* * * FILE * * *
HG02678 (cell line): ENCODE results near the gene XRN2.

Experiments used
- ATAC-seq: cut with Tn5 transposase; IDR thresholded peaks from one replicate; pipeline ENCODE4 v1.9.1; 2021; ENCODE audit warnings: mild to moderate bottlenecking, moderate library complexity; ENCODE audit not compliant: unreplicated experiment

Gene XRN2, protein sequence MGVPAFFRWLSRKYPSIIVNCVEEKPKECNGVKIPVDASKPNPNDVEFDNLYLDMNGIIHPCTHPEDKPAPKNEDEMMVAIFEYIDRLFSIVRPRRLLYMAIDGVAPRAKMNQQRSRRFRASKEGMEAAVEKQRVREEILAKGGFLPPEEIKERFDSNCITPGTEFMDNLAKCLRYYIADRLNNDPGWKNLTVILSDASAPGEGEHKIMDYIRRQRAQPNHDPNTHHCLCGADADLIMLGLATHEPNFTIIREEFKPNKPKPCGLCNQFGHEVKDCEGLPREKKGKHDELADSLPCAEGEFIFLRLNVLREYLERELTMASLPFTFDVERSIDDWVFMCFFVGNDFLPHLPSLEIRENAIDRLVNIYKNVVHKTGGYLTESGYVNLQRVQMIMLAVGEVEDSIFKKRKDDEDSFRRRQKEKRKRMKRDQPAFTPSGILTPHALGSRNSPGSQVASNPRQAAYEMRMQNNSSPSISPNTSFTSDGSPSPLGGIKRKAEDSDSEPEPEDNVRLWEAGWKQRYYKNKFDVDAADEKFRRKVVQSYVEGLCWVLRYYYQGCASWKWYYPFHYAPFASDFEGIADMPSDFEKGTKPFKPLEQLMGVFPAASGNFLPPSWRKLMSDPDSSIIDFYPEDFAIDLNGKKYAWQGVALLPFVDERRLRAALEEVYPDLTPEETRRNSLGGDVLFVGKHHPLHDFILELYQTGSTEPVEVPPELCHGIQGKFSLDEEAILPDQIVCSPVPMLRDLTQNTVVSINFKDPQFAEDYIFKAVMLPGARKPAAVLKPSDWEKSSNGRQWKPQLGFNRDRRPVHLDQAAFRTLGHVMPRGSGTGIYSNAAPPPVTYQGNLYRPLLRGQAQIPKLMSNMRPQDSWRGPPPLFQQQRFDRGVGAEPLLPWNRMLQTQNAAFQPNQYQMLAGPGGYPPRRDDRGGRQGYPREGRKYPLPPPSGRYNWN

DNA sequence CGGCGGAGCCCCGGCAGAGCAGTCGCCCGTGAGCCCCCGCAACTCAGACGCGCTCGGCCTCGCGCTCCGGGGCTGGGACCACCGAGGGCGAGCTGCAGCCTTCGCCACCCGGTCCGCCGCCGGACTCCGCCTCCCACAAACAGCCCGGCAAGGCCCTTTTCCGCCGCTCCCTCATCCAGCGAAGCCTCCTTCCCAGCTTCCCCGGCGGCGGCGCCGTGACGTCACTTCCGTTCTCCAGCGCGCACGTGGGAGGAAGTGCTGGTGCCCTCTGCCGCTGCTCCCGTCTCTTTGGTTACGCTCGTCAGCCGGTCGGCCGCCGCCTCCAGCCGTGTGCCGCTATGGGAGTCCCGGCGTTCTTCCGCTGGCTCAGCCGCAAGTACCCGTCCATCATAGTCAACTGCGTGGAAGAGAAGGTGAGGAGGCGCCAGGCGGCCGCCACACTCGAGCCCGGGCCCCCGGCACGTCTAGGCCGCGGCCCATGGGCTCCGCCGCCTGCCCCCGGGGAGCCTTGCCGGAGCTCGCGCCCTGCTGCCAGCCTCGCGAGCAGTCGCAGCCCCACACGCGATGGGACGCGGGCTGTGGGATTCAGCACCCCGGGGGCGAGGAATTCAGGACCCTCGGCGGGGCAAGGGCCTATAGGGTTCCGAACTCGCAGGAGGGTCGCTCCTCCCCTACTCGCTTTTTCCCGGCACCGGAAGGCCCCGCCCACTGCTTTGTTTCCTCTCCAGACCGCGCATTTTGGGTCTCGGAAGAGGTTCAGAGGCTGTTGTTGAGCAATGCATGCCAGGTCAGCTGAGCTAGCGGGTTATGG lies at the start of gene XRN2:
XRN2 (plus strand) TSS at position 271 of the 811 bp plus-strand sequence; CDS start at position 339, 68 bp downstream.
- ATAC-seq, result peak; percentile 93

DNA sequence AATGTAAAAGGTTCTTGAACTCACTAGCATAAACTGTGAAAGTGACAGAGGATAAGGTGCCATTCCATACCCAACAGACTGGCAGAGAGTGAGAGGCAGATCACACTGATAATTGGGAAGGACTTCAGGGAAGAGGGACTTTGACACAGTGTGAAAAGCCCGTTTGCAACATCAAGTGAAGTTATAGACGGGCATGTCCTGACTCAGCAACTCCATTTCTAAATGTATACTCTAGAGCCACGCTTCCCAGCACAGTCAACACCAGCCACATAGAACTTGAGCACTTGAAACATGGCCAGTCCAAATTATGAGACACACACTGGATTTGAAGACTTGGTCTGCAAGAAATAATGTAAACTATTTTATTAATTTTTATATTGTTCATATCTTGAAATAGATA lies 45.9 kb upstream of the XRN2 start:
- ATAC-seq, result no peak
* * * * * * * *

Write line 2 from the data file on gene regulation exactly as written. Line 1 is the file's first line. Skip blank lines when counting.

Experiments used